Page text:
<img height="1" width="1" style="display:none" src="https://www.facebook.com/tr?id=304391163577334&amp;ev=PageView&amp;noscript=1">

Search  |  Become an installer  |  Contact  |       

Price Your Pool
Swimming Pool Financing: How Can I Get a Pool Loan?

Swimming Pool Financing: How Can I Get a Pool Loan?

Cost and Pricing  |  Pool Design Guides

Okay, so you've decided to get a pool. Obviously, I think that's a great idea. Notwithstanding, you're still going to have to pay for it somehow (in case you'd forgotten about that little part of it).

But seriously, pool financing is an important point of discussion if you're getting ready to make such a purchase. This article is meant to help you understand the task of pool financing and how it typically works for most homeowners.

After having installed a little over 600 pools, our customers have paid for their swimming pools in a variety of manners. Some of the routes typically taken are:

  • Home equity line
  • Second mortgage
  • Unsecured loan
  • Out of pocket (cash)
  • Credit card


How do I pay for a pool?

Pool buyers typically pay for their swimming pools using a home equity line, second mortgage, unsecured loan, out of pocket (cash), or credit card. If you are planning to finance a large portion of your project, get pre-approved before having companies out for estimates. This ensures you can secure the necessary financing.


Second Mortgages/Equity Lines

Of all listed, the most popular method has been second mortgages and equity lines.

As we all know too well, with the inflated housing numbers of the 2000s it was easy to get a mortgage for many years.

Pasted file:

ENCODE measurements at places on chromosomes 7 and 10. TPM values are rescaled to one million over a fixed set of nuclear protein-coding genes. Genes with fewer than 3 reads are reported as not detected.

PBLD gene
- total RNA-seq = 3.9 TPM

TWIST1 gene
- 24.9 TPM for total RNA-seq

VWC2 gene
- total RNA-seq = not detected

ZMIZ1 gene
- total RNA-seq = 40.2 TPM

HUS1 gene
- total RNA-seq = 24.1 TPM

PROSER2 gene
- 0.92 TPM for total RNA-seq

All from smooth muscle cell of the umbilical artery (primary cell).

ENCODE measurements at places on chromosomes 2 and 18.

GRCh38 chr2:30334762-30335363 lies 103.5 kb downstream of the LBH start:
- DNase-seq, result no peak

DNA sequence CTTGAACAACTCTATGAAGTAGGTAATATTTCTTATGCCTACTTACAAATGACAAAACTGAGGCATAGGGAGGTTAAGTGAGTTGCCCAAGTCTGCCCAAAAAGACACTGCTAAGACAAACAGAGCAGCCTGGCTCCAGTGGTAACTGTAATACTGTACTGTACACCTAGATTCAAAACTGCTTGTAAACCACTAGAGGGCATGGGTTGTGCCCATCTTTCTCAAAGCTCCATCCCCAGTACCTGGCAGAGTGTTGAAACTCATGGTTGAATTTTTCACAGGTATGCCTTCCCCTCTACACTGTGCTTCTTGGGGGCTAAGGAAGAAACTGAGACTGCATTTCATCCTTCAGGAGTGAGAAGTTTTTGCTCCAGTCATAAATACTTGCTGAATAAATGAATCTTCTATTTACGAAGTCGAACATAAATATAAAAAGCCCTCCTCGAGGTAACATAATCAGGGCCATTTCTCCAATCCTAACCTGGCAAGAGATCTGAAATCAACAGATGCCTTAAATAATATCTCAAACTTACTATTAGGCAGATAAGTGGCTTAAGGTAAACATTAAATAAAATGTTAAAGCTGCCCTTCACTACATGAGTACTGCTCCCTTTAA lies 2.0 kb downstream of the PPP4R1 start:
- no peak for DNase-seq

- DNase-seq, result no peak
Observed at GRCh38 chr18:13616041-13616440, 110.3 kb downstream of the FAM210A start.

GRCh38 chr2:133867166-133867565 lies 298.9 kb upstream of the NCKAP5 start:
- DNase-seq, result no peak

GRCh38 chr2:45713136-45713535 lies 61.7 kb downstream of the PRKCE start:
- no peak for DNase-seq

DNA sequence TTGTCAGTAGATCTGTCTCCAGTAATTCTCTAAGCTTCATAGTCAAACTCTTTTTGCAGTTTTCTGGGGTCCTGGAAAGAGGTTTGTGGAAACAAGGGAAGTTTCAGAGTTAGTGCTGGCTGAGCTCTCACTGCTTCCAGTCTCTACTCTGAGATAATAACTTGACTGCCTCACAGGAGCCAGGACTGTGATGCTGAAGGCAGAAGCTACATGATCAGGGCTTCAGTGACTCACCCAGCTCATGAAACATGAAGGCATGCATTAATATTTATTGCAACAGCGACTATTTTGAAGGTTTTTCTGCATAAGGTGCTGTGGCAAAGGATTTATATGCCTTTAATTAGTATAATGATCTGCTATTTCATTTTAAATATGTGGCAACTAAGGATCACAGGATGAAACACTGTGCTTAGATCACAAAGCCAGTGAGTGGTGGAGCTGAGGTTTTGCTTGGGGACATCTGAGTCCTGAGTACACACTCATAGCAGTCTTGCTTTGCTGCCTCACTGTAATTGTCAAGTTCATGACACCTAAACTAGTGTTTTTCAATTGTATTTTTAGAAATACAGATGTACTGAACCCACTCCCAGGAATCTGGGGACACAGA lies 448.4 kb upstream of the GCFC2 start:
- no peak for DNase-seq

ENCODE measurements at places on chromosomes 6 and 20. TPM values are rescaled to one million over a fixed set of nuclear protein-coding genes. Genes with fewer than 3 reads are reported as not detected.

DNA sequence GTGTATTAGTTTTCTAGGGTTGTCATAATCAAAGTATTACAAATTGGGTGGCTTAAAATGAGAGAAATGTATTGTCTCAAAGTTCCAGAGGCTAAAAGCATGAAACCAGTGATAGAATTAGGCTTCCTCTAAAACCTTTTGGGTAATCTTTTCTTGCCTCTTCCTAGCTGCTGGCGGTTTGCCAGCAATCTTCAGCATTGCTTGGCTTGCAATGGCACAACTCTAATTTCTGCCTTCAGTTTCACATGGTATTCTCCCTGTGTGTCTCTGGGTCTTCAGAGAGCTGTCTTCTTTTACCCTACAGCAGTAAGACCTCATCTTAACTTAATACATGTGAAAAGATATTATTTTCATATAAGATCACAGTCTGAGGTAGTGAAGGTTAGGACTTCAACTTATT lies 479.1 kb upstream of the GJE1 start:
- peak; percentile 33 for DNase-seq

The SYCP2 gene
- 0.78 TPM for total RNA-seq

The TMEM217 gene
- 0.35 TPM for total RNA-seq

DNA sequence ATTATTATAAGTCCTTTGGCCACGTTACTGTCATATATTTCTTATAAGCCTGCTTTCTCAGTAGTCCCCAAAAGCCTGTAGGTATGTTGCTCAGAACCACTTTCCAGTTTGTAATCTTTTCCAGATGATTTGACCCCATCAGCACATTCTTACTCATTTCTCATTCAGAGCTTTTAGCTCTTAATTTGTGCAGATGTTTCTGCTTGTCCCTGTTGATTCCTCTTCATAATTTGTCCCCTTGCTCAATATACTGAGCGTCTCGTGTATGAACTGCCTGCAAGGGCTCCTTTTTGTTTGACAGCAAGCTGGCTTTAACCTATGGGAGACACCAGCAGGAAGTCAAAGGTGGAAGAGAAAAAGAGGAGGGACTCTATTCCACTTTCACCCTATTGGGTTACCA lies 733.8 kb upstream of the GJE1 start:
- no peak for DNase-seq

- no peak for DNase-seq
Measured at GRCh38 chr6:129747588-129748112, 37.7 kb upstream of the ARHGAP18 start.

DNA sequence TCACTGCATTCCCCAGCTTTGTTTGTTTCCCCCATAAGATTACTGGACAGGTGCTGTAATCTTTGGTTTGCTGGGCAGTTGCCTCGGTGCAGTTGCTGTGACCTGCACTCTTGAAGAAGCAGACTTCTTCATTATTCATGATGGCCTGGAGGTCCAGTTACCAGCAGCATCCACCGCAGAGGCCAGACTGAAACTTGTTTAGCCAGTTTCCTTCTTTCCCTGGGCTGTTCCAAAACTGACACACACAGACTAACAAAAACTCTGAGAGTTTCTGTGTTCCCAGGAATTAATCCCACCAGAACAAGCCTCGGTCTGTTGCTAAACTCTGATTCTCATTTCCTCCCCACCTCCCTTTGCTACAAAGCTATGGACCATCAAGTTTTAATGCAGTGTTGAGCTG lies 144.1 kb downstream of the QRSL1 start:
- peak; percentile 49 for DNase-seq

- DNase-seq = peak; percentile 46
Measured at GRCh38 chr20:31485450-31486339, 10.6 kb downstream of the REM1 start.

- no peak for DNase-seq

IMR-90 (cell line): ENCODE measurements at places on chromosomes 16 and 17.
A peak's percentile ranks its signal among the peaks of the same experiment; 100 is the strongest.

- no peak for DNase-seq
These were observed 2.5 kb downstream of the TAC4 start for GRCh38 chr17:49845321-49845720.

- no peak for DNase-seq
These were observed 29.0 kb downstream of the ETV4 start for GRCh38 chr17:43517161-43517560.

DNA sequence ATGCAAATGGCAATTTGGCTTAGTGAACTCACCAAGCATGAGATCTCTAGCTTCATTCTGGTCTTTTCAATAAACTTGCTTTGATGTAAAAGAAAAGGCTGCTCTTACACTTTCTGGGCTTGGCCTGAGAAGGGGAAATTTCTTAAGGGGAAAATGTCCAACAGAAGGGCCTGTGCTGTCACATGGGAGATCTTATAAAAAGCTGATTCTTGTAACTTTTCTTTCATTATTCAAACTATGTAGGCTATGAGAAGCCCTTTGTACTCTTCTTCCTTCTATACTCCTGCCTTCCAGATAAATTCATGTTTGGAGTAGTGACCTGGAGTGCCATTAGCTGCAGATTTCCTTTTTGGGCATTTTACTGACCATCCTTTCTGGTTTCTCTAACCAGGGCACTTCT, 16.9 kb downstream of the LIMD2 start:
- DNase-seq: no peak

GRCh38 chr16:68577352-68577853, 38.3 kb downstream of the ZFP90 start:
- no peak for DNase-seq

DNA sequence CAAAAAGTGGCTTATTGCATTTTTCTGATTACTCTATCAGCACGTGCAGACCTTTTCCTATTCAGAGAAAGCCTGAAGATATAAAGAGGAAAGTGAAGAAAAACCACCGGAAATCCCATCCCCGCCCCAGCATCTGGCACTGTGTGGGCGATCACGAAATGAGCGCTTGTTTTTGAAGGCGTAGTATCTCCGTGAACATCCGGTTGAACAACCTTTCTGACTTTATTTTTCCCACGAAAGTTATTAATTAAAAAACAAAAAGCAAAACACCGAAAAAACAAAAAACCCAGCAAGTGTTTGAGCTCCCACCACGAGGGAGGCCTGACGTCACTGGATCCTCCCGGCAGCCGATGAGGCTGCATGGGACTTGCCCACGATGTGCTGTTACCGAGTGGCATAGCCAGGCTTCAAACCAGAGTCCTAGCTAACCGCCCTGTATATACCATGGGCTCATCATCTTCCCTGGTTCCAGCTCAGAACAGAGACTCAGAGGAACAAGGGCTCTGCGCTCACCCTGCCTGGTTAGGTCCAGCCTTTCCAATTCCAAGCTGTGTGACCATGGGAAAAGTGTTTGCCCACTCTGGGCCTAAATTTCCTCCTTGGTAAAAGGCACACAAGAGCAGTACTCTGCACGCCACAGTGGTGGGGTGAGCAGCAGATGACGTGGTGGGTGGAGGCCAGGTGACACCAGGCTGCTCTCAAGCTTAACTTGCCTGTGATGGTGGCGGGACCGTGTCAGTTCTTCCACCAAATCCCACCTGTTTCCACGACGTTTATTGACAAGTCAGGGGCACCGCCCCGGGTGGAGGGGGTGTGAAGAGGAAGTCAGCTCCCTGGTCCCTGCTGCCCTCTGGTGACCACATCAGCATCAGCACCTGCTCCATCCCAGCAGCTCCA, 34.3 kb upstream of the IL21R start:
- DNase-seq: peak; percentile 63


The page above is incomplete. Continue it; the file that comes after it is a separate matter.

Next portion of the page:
In fact, I've seen many people get a second mortgage literally days after buying their house.

But for better or for worse, those days are over.

The housing market dropped drastically in 2008 and 2009, causing many people to lose quite a bit of equity in their home. This drop in home values has affected pool financing in a variety of ways.

To give you an example, I had multiple pool shoppers give me a deposit in 2009 only to later find out that there wasn't enough equity in their home to get the loan. For this reason, we now have most of our second mortgage customers apply for a loan immediately after our first telephone conversation.

This way, no one wastes time trying to decide on a pool and a pool contractor only to find out they do not have the necessary funds.

A general rule of thumb for anyone considering a second mortgage is that unless you've been in your house for more than 6 years, or unless you've established quite a bit of home equity in a short amount of time, it's highly unlikely you'll qualify for this type of loan (in other words, you won't have enough equity).


Unsecured Loans

If you can't get a second mortgage or home-equity line, or don't want to secure a loan to your home you may want to consider unsecured loans. These loans can generally be obtained with no equity and no appraisal